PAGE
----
BM: So that, to me, is the success of it. If your mind is opened and you can read widely and develop a sense of the curious. You want to be able to just keep your mind fresh. The internet is a fantastic gift, that you can sit there and just start WWILFing on! (“WWILF” is an expression Blair mentioned earlier. It stands for ‘What Was I Looking For?’ – SH) Get on and go round and round and just look for stuff….. and always back yourself. If you believe you can do it, then you are half way there. When Andrew Skarbec won the million on Million Dollar Minute… I really admired his fortitude to keep going.
SH: Yeah, that’s gutsy.
BM: I know that pressure. When you think that you’re filming five episodes in a day… by the middle of the afternoon, everyone’s getting tired and it is a special kind of stamina. I really appreciate the way people are able to do that. Hey, it’s been lovely to talk to you, Stephen.
SH: Oh, my pleasure, Blair. Thank you so much again.
There you have it. I’d like to thank Blair again for this great chat, and for giving so generously of his time. If you’re interested to see what Blair’s up to these days, you can follow him on Twitter, at @BlairmartinSEE, or check his website at www.seentertainment.com.au.
And speaking of websites*, here’s another one: howtowingameshows.com/products. That’s where you can get my eBook How To Win Game Shows, still at the price of $19.99 AUD.
*This has been another in my series of patented Ludicrously-Tangential-eBook-Plugs-At-The-End-Of-My-Weekly-Post, for your enjoyment and edification. I thank you.
Next week on www.howtowingameshows.com, my first book review in… well, quite a while. Until then!
In 2007, actor Blair Martin completed an incredible 8-night winning streak on the Australian game show Temptation, taking home a prize pool worth over $600,000 for his efforts. Over those eight nights – which were recorded over two separate sessions, two weeks apart – I wondered if Blair’s resolve to go “all the way” had ever wavered.
So I asked him.
BM: In my run on Temptation, Stephen, there was never really ever a thought of “No, no, no”. Even that second episode, the near-death experience. And I’m so glad that was at the end of the taping day because it allowed me to go away for two weeks and go back to my normal life. And I went back two weeks later and Jess (the contestant co-ordinator) asked me if I’d told anyone and I said “no, no, I signed an agreement”. And she looked at me and went “that meant not telling any of your journo mates”.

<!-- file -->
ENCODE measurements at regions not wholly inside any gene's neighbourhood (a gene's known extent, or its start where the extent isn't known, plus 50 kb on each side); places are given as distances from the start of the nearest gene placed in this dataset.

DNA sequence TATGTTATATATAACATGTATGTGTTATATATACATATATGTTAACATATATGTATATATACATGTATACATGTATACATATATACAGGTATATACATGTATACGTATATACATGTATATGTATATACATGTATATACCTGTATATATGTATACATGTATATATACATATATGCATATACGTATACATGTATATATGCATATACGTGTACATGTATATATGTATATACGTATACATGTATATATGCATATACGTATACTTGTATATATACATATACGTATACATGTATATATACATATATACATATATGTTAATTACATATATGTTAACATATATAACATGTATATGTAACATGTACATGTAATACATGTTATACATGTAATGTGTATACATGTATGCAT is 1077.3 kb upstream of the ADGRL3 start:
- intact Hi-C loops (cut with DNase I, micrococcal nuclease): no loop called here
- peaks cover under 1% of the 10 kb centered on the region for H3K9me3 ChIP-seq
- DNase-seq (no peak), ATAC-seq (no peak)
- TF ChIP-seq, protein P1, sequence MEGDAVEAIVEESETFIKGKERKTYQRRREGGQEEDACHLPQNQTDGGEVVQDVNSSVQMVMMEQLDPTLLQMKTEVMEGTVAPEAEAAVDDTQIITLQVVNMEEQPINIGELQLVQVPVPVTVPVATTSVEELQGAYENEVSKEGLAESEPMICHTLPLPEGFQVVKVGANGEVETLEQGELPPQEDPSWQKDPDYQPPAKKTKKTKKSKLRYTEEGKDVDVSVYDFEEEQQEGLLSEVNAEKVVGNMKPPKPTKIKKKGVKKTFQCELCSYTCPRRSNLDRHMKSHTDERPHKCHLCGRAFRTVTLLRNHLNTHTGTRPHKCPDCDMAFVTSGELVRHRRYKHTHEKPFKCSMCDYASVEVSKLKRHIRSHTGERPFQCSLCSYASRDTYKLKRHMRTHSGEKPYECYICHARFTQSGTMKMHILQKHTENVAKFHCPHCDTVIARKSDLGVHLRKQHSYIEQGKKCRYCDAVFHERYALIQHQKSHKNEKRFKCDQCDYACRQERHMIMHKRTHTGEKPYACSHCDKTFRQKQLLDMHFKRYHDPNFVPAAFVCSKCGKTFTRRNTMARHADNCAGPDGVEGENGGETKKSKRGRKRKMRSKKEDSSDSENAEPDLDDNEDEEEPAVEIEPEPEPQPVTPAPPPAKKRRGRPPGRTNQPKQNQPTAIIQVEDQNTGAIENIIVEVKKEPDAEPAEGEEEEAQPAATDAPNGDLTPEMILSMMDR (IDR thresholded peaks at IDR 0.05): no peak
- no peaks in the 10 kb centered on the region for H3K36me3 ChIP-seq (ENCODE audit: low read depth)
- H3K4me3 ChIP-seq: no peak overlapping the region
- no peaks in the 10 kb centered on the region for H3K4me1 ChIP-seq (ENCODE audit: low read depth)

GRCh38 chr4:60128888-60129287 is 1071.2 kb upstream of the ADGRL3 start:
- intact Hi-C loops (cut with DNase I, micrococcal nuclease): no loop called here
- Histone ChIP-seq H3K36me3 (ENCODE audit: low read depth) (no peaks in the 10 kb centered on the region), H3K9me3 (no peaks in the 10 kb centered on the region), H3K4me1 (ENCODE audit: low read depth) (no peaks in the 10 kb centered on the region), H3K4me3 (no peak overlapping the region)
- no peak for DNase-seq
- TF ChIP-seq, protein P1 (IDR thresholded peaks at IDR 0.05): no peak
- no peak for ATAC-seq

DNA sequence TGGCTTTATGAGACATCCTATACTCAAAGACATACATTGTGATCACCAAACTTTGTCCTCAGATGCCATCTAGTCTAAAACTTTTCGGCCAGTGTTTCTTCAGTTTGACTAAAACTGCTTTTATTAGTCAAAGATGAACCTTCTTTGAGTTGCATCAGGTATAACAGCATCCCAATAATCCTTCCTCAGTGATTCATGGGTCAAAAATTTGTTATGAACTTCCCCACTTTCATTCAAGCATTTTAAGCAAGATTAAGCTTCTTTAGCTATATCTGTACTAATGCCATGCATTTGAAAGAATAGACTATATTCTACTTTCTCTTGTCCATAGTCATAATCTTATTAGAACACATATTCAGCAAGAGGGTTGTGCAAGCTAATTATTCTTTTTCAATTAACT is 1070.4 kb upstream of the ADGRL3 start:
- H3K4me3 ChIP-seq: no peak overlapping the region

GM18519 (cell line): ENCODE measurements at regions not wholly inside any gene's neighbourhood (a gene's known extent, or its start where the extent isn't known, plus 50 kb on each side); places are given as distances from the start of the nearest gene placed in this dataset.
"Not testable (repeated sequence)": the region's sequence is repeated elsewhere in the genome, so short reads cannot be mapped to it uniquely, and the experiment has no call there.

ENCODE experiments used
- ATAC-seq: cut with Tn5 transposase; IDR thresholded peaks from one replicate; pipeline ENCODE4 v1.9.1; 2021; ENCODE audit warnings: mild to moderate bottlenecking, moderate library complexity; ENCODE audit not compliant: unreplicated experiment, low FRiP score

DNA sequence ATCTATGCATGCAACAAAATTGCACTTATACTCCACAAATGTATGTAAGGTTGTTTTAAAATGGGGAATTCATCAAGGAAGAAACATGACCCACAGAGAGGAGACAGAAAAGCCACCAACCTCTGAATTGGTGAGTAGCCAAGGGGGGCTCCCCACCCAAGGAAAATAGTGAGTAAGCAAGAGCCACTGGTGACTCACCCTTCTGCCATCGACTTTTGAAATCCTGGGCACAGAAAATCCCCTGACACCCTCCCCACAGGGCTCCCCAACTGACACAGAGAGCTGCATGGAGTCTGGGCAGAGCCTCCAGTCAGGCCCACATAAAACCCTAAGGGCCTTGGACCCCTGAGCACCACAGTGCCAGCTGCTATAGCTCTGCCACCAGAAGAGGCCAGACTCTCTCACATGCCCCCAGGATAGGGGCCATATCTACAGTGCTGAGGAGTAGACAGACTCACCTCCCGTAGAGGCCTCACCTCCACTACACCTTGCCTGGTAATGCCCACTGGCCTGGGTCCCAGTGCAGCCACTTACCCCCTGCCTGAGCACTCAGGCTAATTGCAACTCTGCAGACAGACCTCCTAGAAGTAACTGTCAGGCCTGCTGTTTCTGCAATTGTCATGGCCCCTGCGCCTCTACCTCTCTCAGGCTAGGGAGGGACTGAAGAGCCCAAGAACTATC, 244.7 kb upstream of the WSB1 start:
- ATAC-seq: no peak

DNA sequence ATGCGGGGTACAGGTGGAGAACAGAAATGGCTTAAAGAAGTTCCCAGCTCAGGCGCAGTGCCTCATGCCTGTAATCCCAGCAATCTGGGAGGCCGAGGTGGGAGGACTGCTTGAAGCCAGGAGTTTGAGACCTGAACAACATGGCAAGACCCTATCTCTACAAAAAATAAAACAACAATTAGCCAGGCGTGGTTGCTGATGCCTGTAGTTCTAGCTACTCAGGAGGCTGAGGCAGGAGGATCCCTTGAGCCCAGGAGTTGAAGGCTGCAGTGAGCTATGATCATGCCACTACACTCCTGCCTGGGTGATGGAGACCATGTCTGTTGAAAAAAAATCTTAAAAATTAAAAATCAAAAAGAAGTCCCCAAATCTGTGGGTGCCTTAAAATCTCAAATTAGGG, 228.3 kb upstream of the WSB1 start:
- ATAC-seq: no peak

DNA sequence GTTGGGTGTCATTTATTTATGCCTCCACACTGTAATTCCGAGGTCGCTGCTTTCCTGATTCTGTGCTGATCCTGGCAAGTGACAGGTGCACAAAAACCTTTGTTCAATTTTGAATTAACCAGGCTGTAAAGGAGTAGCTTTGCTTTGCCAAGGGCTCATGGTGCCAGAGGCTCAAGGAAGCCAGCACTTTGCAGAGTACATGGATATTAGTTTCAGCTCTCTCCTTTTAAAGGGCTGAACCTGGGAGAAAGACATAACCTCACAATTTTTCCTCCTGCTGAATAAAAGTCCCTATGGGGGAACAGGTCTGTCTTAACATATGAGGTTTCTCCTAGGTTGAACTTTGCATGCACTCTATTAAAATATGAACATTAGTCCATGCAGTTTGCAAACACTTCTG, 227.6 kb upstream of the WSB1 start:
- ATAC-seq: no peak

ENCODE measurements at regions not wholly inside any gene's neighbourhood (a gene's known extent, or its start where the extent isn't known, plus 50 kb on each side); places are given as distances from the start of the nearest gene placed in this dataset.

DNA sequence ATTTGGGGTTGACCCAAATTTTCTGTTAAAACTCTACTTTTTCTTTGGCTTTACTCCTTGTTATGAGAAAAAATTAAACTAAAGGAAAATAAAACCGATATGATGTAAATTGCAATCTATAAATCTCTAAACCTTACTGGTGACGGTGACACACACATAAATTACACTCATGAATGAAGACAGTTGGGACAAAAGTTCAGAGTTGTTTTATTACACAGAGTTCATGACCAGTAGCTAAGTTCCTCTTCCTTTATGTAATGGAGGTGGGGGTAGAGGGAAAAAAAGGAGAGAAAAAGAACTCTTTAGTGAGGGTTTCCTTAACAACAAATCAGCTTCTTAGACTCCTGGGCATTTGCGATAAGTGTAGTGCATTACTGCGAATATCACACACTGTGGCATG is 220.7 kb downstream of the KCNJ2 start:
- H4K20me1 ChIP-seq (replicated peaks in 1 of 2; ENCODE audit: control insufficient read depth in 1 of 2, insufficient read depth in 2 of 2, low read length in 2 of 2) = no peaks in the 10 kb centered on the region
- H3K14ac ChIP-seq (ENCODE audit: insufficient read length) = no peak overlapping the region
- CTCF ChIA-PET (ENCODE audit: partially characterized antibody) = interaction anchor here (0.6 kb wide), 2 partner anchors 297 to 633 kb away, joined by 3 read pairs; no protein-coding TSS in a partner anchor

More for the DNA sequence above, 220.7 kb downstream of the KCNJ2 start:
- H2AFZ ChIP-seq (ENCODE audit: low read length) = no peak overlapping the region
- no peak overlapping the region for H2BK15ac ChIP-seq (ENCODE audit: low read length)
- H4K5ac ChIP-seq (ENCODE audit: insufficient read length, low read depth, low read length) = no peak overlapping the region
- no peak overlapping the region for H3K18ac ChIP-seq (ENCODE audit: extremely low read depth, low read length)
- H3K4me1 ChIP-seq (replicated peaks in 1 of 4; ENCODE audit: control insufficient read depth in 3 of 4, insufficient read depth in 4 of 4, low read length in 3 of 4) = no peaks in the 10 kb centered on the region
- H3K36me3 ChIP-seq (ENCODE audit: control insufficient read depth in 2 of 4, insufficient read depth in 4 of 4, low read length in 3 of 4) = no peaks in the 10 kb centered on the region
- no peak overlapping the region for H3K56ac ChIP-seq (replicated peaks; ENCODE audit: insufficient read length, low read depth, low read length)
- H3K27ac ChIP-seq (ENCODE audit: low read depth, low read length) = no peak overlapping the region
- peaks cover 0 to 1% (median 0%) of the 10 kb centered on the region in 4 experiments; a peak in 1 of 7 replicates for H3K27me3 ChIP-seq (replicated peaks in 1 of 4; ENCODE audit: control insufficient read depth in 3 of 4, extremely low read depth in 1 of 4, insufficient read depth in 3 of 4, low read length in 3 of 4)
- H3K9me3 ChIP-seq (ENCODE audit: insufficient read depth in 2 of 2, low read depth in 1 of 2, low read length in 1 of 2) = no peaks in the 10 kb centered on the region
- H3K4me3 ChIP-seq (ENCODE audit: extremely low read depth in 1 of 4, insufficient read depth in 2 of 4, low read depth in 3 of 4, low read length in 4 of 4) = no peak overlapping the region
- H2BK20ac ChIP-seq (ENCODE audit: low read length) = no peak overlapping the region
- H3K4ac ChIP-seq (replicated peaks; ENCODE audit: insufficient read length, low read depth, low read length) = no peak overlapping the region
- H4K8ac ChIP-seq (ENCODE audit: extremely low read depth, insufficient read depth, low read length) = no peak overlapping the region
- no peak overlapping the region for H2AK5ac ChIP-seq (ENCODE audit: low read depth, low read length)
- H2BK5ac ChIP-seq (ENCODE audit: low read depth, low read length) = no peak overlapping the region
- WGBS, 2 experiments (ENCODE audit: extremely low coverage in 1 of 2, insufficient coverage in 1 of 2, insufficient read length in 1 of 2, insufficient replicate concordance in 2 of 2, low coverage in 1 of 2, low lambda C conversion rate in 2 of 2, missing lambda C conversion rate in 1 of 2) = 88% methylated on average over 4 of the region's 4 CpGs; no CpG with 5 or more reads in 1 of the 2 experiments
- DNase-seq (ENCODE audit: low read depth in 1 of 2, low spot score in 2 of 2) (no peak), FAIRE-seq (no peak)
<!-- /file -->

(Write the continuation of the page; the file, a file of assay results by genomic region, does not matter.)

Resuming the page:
“I’m in the union with them – do you reckon I’m gonna tell them anything?” (LAUGHS)
I went “no, you’ve asked me to do something, and that’s it”. The closest I ever came to telling anyone? At the time in 2007, I had two cats and my next door neighbour would often look after them when I was gone. I was literally walking down the corridor of Brisbane airport to the departure gate on Sunday night and I rang and I said “I have to get back to Melbourne and I am on my way now. Would you mind looking after the boys when I am gone?” And she was like “yeah, sure… Melbourne?” And I went “Yeah, see you later!”
Even on Jeopardy!, my then-housemate made a comment about one of the episodes of Jeopardy! and said “the woman on tonight seems really good”. She won some smallish amount of money, and I just turned to him and said “she’s a f*****g amateur”. And he looked at me and said “You’re blitzing them, aren’t you?” And I just went “I can’t say anything”.
My favourite quote of Ian Richardson as Francis Urquhart in the original House of Cards is “You might very well think that I couldn’t possibly comment”.
SH: (LAUGHS) Very good. The Temptation run; you were on for 8 nights, a grand total of $603,002 in cash and prizes. How did that make a difference in your life?
BM: A huge amount of difference. It allowed me to expand the work that I was doing as a performer. I could do things that I wasn’t able to do before, and the biggest one was travel. I had not ever been able to cross the equator and go to Europe, where I’d always wanted to go. A couple of years after Temptation, I went there quite a number of times and it was the best experience. I absolutely adore travelling. I love going to other places, because of the opportunity to see the differences – and the similarities – in all of the cultures.
I really thank Temptation for allowing me to realise my dreams. It’s an experience that financially helped an awful lot for a few years and it gave me freedom to explore things that I would have never had the opportunity to do and that exploration of who I am is particularly great. There’s a number of things that certainly lead on to being who you are. When you get put on the cover of a magazine declaring you to be one of ‘The 25 LGBT People To Watch In 2015’, you do realise that your life is a little bit different…